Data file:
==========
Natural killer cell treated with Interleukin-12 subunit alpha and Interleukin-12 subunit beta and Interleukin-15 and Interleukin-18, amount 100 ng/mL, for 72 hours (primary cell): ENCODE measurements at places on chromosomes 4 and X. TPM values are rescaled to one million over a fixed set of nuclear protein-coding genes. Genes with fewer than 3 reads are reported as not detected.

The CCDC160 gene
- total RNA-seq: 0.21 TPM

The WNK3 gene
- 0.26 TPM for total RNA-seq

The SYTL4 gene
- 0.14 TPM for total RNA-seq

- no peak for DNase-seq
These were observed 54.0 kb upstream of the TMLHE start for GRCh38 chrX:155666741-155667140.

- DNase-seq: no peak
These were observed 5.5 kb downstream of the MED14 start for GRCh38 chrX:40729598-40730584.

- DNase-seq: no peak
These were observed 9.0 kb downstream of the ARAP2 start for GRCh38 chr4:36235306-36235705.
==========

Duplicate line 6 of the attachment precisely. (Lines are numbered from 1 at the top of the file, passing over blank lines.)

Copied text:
The SYTL4 gene